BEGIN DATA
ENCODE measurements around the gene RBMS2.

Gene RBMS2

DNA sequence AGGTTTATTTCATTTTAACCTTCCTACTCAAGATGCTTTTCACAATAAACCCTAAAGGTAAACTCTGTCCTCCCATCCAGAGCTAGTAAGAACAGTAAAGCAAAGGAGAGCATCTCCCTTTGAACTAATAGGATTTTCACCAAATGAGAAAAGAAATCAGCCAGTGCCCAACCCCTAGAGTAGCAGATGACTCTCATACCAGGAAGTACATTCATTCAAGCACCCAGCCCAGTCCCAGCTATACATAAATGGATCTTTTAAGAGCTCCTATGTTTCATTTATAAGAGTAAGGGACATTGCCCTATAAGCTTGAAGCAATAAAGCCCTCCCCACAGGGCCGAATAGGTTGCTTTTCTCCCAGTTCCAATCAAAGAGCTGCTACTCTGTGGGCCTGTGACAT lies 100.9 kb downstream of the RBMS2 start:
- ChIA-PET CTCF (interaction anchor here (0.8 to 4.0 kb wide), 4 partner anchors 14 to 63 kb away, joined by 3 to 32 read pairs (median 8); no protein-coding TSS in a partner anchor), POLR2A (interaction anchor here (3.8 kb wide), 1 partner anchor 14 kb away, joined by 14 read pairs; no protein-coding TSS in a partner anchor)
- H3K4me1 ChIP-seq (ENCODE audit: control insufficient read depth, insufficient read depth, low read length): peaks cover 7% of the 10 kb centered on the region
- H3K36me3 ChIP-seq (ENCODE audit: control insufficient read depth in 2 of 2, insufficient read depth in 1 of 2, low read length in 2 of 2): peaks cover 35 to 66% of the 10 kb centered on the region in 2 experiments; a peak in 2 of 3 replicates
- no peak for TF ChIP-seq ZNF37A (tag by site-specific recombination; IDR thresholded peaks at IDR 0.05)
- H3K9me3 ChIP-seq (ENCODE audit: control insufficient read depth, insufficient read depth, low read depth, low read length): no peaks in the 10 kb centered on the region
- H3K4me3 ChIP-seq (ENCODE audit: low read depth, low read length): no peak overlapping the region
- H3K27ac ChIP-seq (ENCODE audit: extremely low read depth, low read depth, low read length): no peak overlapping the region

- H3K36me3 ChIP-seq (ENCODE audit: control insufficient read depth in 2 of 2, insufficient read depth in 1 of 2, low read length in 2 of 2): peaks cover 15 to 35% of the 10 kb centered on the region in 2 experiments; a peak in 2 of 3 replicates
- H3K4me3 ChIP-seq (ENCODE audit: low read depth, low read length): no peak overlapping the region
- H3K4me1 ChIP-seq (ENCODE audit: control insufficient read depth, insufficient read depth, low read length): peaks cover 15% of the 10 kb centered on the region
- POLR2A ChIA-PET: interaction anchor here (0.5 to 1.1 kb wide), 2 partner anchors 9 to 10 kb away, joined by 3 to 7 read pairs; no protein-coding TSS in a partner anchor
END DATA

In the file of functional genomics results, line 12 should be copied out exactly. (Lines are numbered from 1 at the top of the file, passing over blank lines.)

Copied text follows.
- H3K4me3 ChIP-seq (ENCODE audit: low read depth, low read length): no peak overlapping the region